Jacobson's muscle relaxation has also been integrated into other methods that effectively relieve tension complaints. The autogenic training Schultz' training combines, for example, the theories of Jacobson and Coué. With Schultz's training, your client will also work the muscle groups separately, but without physically tensing and relaxing them. Instead, you allow your client to consciously perceive the muscle group with the thought 'my arm is getting heavy' or some variation thereof.

3. Relieving tension through play

Doing a puzzle, playing a game of solitaire or a video game: anything that requires a moment's full attention for the challenge or the game works very effectively as a relaxation exercise. As soon as your client is in a 'flow', worries disappear like snow in the sun, with an after-effect. You can purchase a specially developed serious game or mobile app to offer to clients. Or keep it simple and, together with your client, think of an activity that brings him or her into a 'flow' state. This can vary from playing a game of Tetris on a mobile phone to playing a game of football with the children.

Materials for offering relaxation exercises

There are many ways to offer relaxation exercises. Which one is most suitable naturally depends on your assessment of the client and the chosen relaxation method. The advantages and disadvantages of each medium can help you make your choice.

1. In good faith: oral or written instruction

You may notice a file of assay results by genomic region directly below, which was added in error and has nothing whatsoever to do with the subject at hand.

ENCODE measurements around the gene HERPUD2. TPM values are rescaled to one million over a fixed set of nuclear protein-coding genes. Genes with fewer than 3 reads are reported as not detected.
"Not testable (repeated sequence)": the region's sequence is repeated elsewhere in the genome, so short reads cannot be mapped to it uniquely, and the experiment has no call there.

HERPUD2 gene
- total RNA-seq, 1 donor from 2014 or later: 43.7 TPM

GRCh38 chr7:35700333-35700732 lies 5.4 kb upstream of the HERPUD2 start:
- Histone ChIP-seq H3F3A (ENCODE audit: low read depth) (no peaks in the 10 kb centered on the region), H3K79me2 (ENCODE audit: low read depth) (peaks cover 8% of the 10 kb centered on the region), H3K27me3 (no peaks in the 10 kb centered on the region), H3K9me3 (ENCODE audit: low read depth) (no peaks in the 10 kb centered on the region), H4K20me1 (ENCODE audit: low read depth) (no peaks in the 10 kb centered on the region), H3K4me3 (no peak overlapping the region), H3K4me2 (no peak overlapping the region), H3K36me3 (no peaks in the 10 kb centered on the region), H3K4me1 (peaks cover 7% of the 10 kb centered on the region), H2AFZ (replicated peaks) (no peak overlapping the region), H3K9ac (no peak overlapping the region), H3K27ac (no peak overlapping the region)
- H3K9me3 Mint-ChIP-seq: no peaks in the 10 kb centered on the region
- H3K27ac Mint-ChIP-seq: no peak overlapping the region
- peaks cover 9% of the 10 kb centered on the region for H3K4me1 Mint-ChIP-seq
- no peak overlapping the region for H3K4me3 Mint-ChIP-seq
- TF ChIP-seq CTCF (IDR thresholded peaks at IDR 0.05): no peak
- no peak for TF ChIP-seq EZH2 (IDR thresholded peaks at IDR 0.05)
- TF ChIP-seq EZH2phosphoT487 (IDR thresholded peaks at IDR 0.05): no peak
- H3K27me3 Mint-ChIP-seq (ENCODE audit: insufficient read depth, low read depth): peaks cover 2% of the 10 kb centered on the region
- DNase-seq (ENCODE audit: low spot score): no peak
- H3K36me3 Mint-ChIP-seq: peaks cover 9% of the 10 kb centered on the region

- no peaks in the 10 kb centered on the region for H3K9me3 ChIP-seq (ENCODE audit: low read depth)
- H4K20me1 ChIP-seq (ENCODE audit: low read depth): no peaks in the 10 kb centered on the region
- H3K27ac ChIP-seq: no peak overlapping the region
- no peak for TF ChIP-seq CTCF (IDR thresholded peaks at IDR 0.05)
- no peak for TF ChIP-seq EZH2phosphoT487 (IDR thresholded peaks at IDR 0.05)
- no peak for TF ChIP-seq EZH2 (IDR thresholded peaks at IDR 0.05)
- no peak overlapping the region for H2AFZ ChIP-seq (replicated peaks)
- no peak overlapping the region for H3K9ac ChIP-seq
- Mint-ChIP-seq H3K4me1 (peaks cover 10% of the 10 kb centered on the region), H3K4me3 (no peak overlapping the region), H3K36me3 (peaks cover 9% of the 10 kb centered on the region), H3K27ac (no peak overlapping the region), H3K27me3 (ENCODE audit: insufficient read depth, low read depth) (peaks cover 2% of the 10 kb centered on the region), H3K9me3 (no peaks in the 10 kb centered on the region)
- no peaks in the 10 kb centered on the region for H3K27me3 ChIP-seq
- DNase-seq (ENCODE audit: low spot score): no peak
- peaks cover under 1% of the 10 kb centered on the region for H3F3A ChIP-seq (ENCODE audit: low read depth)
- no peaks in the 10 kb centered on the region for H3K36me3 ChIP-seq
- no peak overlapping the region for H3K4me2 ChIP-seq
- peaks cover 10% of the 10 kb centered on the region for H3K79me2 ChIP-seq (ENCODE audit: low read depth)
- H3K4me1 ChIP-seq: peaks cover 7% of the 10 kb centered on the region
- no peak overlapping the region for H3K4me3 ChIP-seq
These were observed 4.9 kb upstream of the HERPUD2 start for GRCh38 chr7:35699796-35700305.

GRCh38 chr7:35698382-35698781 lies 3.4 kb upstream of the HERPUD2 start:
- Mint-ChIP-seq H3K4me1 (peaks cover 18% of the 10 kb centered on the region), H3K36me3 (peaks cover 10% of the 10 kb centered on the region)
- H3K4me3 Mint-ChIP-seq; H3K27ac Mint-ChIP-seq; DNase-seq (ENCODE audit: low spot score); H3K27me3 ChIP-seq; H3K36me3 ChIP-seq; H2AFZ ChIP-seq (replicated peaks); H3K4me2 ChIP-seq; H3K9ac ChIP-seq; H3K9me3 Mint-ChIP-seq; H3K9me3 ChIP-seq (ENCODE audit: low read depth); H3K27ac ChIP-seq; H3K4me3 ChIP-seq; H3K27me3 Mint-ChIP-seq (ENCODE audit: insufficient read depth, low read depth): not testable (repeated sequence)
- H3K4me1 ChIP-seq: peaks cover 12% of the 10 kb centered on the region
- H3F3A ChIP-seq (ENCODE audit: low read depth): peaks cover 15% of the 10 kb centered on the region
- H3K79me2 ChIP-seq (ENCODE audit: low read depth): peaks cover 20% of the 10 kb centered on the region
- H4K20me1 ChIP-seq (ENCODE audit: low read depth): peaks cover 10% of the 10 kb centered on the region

You explain the relaxation exercise in a few sentences during the session, or you give a written instruction to your client to follow step by step at home. This is a very simple way of offering the treatment with negligible material costs. However, it does not appeal to your client's imagination and there is no control over the actual execution of the exercise. Only highly motivated or disciplined clients will perform the exercise as requested.

2. Monitoring and encouragement through eHealth platform or website

If you have an eHealth platform or are prepared to enter into a contract with a supplier, you can offer the relaxation exercise within a personal online environment. This is a simple way of offering the exercises and you can monitor whether the client uses the environment and what the progress is. Insight into the progress is also a stimulus for the client. However, the level of commitment is not high, because clients go through the online module from their own daily environment.

3. Total immersion through Virtual Reality

The highest commitment of clients is achieved with VR glasses. The relaxation exercise takes place in a VR environment, in which the client experiences total immersion. The stimulus to actually do the relaxation exercise and its effect are greater because of the sensory experience linked to the exercise. This material can also be used to monitor the use and progress of each client. The question is whether the benefits of high commitment outweigh the material costs. With Virtual Reality, you have to buy one or more VR glasses and software with relaxation exercises. However, the popularity and use of the goggles is rapidly increasing. As a result, the purchase costs are already a lot lower than when VR was still emerging.

Would you like to talk further about relaxation exercises in times of Corona or other possibilities within the mental health care?